Like many middle-aged pilots, Editor in Chief Thomas B. Haines sometimes wonders what life might have been like flying for the airlines.
Anjea White describes her job with words such as "Amazing. It's awesome." "It's everything I've dreamed of." "I love what I do."
Attribute some of her enthusiasm to youth, perhaps. She turned 31 last month. Or to the newness of her role. She started the job less than a year ago. But even taking that into consideration, one gets the impression that she is in it for the long haul. The aviation bug has bitten hard; she's seriously infected by the "I must fly" disease.
To get to the right seat of a regional jet, she gave up a good paying job in pharmaceutical sales. She now lives in a Houston crash pad — that's pilot speak for a rental house shared by a group of pilots who fly out of a location, but don't really live there. Think of it as just one step up from your average frat house; room after room with bunk beds stacked floor to ceiling. When she has a few days off she uses her airline pass privileges to fly home to Iowa to stay with her parents. Meanwhile, she's building a house near Houston.
White's route to the right seat of an airliner is not atypical these days. Rather than grizzled ex-military pilots or fresh-faced college kids, by some reports as many as 30 percent of today's starting airline pilots have begun a career in another field and then chucked it all because when you love to fly, no other job will do.
White grew up in Des Moines, Iowa, and earned a business degree with a minor in economics from the University of Oregon. Her first job was handing out gold medals at the 1996 summer Olympics in Atlanta. That short-lived position led her to Arizona where she worked in sales. Acting on her love of travel, she also began working part-time for Frontier Airlines in ticketing and baggage. The job didn't pay much, but it came with an airline pass, allowing her to travel at will. She later sold real estate and soon linked up with Northwest Airlines, still slinging bags and punching tickets part-time. A chance to work in sales for a technology company led her to San Francisco. Northwest needed help at nearby San Jose International Airport, so she kept the part-time job and continued with the travel.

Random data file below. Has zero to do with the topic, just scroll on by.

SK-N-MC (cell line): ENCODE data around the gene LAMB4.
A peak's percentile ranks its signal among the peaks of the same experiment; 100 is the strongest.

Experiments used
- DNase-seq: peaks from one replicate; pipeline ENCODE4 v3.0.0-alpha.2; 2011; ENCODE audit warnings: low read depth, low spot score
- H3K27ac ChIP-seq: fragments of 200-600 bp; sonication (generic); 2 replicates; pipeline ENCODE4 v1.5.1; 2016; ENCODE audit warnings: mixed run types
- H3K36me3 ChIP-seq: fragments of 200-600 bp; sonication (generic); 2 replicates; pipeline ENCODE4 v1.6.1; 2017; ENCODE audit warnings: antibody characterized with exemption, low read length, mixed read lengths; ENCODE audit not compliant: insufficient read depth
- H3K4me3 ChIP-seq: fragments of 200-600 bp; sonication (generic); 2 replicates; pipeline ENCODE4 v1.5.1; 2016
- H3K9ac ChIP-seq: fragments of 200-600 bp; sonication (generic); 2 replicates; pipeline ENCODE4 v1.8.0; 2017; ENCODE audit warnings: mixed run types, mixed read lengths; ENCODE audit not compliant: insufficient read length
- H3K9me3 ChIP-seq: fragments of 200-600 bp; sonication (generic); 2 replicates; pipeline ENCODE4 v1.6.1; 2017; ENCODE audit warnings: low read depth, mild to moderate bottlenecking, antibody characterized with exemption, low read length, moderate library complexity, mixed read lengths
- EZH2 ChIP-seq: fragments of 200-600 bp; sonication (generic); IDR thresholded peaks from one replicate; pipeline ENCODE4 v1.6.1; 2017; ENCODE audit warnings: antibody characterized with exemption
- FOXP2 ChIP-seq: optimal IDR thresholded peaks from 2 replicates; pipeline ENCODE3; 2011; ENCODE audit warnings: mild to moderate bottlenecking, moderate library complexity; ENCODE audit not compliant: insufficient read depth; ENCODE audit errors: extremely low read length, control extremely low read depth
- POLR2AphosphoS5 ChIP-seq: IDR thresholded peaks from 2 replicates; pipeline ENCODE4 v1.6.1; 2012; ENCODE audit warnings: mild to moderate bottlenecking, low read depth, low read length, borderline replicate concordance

Somewhere among all of the airline travel and working at the airport, she began to wonder what it would be like to fly the airplane, rather than just sit in the back. Every trip to the airport fanned that glowing ember, and she imagined herself moving from the ramp to the cockpit.
About then came the lucrative pharmaceutical sales job. Could she give it all up, take a year — maybe years — off to learn to fly, all in hopes of getting an airline job, and one that, at least to start, would pay far less than the sales job?
Single, age 27, a supportive family, and no mortgage. Yes, you can. And she did.
After evaluating a number of schools, White decided on Delta Connection Academy in Sanford, Florida, just north of Orlando. The flourishing school is owned by Delta Airlines and has a good reputation for placing many of its graduates with major and regional airlines. In fact, according to Tom Montgomery, the academy's president, 100 percent of the students who worked as CFIs for the academy ended up with airline jobs in 2004; late in 2005, the school was on track for the same record. Like many other such schools Delta Connection Academy (DCA) has agreements with numerous airlines to guarantee interviews for students who meet certain criteria. The school also operates five satellite locations affiliated with a number of colleges throughout the South and East.
White arrived at DCA's Sanford headquarters with no flight time, which is not unusual, according to Montgomery. About a year later, White had earned all of the ratings she would need to begin an airline career, including an instrument flight instructor certificate. She waited about five months for a CFII job at DCA to open up and then instructed for about a year. Like other candidates, she then took the DCA "bridge" course that teaches students to fly a regional jet simulator with an electronic flight instrumentation system (EFIS) in it. White said the crew resource management and EFIS training in the bridge course gave her a great deal of confidence when she was hired by ExpressJet and began flying the Embraer ERJ-145 airliner. "New hires who hadn't been through a bridge course felt a lot more intimidated than I did when we first started flying the glass," she said.